December 19, 2007
We’re getting closer to the top. Here’s the next ten:
Amy Dalley, “Let’s Try Goodbye”
The latest attempt from Dalley pulls yet another excellent song from her long-shelved debut album, and it rivals “I Would Cry” as her best single to date. She has a gift for melody and a unique point of view in her lyrics. If Curb would just put out the album, they may find she’s already earned an audience.
Porter Wagoner, “Committed to Parkview”
It’s a solemn and poetic song from the point of view of a patient in a mental hospital. It doesn’t reach the glorious, delirious heights of his seventies camp classic “The Rubber Room”, but it’s a fine swan song for one of the last great hillbilly superstars.
Keith Urban, “Everybody”
Written before he went into rehab himself, it’s hard not to think that Urban was his own audience for this powerful motivational number, reminding us all that everybody needs to reach out for another person sometimes.
Dwight Yoakam, “Close Up the Honky Tonks”
Most of Yoakam’s tribute album is slavishly true to the original Buck Owens records, but he colors outside the lines here, making this classic an epic ballad that fits quite well into Yoakam’s never-ending “love gone wrong” canon.
Kenny Chesney, “Don’t Blink”
The message that the 102 year-old man delivers to all the young folks out there is that life goes by faster than you think, but the pain he radiates when recounting the angels taking his wife away implies that the real suffering comes when it doesn’t go by fast enough once the love of your life is gone.
Rodney Carrington, “Show Them to Me”
That’s right. There were a lot of attempts at humor sent to country radio this year, but this is the only one that made me laugh then, and still makes me laugh today. Sauciness aside, the production and performance is a dead-on send-up of the Hallmark country ballads that have polluted the airwaves in recent years, right down to the gospel choir and the pander to patriotic sentiment at the end.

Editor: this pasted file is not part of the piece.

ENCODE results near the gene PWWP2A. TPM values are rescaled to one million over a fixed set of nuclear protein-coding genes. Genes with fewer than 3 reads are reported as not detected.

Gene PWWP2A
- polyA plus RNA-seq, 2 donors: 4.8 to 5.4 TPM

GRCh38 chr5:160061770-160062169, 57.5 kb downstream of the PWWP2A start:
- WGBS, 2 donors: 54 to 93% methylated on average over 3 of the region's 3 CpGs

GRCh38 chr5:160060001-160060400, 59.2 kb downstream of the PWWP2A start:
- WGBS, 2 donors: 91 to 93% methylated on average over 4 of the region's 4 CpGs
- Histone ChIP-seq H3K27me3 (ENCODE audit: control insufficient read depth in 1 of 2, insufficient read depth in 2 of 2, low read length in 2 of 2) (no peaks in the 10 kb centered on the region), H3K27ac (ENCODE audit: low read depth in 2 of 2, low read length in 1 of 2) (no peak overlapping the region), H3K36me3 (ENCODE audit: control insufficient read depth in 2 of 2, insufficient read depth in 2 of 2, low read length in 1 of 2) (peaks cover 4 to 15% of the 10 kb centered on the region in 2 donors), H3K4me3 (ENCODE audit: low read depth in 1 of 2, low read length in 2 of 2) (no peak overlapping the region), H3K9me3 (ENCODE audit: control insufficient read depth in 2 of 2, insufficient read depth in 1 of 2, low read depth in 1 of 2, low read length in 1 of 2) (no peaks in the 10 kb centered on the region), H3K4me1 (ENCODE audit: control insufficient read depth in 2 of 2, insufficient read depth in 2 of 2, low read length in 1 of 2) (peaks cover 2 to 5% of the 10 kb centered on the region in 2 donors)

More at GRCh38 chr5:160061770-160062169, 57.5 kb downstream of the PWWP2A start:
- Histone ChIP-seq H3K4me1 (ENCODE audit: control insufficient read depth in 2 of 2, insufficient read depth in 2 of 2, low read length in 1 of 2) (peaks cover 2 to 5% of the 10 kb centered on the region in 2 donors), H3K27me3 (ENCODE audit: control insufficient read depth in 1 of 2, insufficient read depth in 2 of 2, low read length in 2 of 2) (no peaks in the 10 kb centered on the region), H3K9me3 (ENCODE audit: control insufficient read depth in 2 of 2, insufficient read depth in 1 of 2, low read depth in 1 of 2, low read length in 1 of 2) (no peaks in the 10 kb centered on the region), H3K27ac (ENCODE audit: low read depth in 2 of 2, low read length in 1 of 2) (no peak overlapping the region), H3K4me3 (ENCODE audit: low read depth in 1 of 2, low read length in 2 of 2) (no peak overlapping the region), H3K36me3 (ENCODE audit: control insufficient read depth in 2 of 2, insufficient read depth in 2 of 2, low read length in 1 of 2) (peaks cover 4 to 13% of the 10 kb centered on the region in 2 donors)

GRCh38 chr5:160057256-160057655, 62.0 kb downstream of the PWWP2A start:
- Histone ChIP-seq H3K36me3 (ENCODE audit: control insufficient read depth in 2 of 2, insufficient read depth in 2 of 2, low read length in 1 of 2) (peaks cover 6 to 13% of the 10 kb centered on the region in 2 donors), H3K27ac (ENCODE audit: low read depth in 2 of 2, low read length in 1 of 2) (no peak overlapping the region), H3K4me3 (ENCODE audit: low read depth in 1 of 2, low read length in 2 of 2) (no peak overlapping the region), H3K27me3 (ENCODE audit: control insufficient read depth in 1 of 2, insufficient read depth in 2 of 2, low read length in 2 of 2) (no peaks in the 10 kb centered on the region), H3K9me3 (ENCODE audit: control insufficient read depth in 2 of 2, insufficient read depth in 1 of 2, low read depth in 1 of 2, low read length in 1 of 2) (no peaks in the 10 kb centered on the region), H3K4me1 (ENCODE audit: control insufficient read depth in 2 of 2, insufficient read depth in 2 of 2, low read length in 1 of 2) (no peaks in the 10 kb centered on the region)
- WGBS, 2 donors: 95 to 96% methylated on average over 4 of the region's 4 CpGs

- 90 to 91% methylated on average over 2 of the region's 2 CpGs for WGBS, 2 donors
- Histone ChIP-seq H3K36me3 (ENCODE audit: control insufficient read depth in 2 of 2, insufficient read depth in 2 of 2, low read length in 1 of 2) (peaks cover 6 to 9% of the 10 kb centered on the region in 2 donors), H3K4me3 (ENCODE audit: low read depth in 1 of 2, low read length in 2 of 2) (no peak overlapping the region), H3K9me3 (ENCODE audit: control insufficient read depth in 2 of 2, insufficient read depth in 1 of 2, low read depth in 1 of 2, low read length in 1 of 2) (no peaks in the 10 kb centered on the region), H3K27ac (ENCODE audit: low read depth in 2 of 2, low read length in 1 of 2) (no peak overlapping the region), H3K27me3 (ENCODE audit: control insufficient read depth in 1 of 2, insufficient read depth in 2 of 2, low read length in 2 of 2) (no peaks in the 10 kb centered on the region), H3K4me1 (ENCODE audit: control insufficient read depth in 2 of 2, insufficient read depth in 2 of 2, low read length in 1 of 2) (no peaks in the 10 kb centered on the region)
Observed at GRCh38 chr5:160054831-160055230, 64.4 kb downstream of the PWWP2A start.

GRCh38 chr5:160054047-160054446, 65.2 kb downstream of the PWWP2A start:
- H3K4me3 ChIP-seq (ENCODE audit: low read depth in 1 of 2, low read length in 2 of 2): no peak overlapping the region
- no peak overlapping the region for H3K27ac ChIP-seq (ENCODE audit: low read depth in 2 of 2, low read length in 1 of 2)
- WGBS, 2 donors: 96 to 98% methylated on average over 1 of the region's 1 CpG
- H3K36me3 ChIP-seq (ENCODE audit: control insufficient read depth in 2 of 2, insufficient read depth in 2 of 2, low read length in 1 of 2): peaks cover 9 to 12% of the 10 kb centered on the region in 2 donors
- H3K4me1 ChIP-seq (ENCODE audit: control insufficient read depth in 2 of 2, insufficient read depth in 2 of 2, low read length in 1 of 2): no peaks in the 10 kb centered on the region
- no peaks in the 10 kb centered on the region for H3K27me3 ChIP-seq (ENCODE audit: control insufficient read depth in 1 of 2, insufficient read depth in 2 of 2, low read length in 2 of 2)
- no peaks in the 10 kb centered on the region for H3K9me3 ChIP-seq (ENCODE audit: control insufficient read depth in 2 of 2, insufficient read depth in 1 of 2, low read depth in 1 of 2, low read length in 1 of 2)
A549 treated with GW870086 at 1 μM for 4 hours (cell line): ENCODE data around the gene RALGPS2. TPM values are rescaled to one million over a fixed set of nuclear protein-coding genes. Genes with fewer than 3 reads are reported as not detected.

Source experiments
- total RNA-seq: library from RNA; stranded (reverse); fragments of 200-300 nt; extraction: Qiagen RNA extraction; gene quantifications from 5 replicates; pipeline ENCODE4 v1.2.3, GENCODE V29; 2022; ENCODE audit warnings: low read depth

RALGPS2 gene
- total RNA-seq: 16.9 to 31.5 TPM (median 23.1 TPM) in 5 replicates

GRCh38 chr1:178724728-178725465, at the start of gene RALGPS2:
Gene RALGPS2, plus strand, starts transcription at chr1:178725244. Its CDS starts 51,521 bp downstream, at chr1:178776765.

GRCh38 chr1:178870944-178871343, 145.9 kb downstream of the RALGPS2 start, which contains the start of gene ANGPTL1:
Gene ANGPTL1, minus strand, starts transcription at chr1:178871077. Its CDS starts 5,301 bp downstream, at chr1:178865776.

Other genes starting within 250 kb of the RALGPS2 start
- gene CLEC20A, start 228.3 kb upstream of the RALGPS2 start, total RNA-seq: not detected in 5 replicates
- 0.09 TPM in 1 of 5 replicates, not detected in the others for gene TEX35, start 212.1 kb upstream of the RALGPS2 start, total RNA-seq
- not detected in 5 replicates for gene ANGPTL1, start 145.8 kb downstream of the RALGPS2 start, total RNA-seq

Trace Adkins, “I Wanna Feel Something”
Good to know that Adkins can still dig deep, despite his recent reputation as a ditty man. His best single since “I’m Tryin’” finds him growing frustrated with his own indifference to the heartache in his life and the world around him, as just living day to day has worn him down.
Heartland, “Built to Last”
I rolled my eyes at “I Loved Her First”, but this tender old-age ballad got me. Set at his grandparent’s fiftieth anniversary party, the toast celebrates those loves that are “built to last.” The sentiment is beautiful, but it’s the attention to the small details – “black leather wingtips and big bouffant hair, your typical senior affair” – that make the record come to life.
Tim McGraw & Faith Hill, “I Need You”
When they did their first full-fledged duet “Let’s Make Love”, McGraw & Hill were quite a bit younger. They’ve both grown so much as artists and singers that there is a cool confidence to this record, even as they turn up the heat.
Pam Tillis, “Band in the Window”
A joyous celebration of the bar bands on Broadway in downtown Nashville. Pam Tillis is the perfect singer to tell their story, a kindred spirit with a pure love of music for its own sake. When Todd Snider sang a few years back that “there ain’t nothin’ wrong with Nashville”, this is what he meant. For all that Music Row unwittingly does to kill the heart of real country music, there’s a band in the window downtown bringing it back to life. This is their anthem.